Drug problem is now “worse than ever” – Fr McVerry

Popular Irish TV drama accurately reflects Ireland’s violent underworld

Louise McCarthy

The violent home-produced drama Love/ Hate is an accurate portrayal of the drug problems in Dublin, according to a leading priest-campaigner.

Dublin based Fr Peter McVerry SJ told The Irish Catholic that the show, which attracted a record 1million RTÉ viewers on Sunday, was “very close to reality”. He also warned that the drugs problem in the capital was getting worse.

Viewers were glued to screens portraying an array of violence including a brutal rape in a jail shower, the torturing and killing of a woman as an example to garda informers and the shooting of the main character ‘Nidge’ in front of his young son.

“Most people watching Love/ Hate would not realise that this is reality. The drug problem is getting worse. It is not being taken seriously. The big drug dealers are as big a threat as the Provisional IRA were during the Troubles,” according to Fr McVerry.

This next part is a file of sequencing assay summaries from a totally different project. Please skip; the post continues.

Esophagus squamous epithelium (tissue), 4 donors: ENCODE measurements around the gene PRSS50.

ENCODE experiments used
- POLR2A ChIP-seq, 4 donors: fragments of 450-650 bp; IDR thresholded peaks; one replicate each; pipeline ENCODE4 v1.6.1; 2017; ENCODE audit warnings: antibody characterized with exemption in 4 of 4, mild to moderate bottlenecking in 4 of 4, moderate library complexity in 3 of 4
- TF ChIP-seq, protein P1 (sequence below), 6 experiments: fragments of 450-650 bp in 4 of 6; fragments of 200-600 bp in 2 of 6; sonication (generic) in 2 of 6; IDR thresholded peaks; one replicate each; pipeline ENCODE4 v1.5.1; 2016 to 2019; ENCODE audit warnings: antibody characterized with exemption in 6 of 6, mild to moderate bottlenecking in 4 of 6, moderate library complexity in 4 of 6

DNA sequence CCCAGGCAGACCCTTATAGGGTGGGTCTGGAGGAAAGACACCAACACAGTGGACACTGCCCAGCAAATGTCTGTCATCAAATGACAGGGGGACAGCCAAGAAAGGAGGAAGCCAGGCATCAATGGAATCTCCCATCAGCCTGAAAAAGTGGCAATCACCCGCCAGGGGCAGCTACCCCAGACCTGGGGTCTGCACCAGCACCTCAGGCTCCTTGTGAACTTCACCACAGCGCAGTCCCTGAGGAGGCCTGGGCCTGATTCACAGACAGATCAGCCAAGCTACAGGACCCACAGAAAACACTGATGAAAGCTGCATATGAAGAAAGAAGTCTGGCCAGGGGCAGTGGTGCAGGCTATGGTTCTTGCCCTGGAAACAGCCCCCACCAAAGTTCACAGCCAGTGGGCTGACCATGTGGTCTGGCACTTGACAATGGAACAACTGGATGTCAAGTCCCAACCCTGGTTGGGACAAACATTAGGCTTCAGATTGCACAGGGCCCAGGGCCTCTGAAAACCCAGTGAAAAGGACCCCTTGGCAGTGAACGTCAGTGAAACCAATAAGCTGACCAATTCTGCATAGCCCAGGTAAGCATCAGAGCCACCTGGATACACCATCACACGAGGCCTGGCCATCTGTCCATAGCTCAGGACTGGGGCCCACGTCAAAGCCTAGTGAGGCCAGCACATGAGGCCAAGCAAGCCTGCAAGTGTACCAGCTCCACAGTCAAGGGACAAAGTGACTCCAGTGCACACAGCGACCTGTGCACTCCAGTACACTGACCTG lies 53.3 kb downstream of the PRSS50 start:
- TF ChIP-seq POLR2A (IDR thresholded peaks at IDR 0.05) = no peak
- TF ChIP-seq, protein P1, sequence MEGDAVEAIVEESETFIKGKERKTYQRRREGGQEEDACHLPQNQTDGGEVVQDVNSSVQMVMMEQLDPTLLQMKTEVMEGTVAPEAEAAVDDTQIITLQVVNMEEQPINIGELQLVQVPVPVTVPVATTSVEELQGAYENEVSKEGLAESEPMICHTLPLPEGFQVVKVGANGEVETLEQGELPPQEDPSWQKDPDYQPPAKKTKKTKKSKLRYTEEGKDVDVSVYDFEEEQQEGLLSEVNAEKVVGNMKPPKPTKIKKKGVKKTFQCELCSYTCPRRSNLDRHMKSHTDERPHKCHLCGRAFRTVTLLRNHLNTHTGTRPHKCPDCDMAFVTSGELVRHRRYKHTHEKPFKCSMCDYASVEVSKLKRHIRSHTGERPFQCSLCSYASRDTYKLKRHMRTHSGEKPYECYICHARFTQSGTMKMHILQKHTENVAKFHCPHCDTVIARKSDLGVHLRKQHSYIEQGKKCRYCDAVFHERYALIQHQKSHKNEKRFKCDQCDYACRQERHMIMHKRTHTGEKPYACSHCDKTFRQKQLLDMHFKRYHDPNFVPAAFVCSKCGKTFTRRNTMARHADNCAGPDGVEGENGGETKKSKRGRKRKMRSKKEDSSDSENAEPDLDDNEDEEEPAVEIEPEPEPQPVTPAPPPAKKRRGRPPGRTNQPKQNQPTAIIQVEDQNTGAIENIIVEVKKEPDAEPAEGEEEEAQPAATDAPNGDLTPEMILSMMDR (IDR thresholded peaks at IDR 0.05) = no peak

He founded the Peter McVerry Trust in 1983 to assist drug abusers and homeless people in Dublin.


According to Fr McVerry, there are only 35 residential detox beds in Ireland to cater for an estimated 20,000 heroin users.

Fr McVerry is concerned that drug abusers are now taking much longer to detox because they are taking a cocktail of drugs including prescription valium, crystal meth and crack cocaine. Heroin, he said, was no longer a major drug in Dublin,

He said there was a “terrible lack” of treatment centres in Ireland for drug abusers, with people currently waiting up to nine months for admission. Fr McVerry said that drug misuse was now the “most serious” problem in Irish society.

“I don’t know what it is going to take to get Government attention. With crystal meth, the lows are like nothing experienced before and the users will do anything to get more. If all the victims of drug-related crimes were to march down O’Connell Street, it would go on for miles,” he said.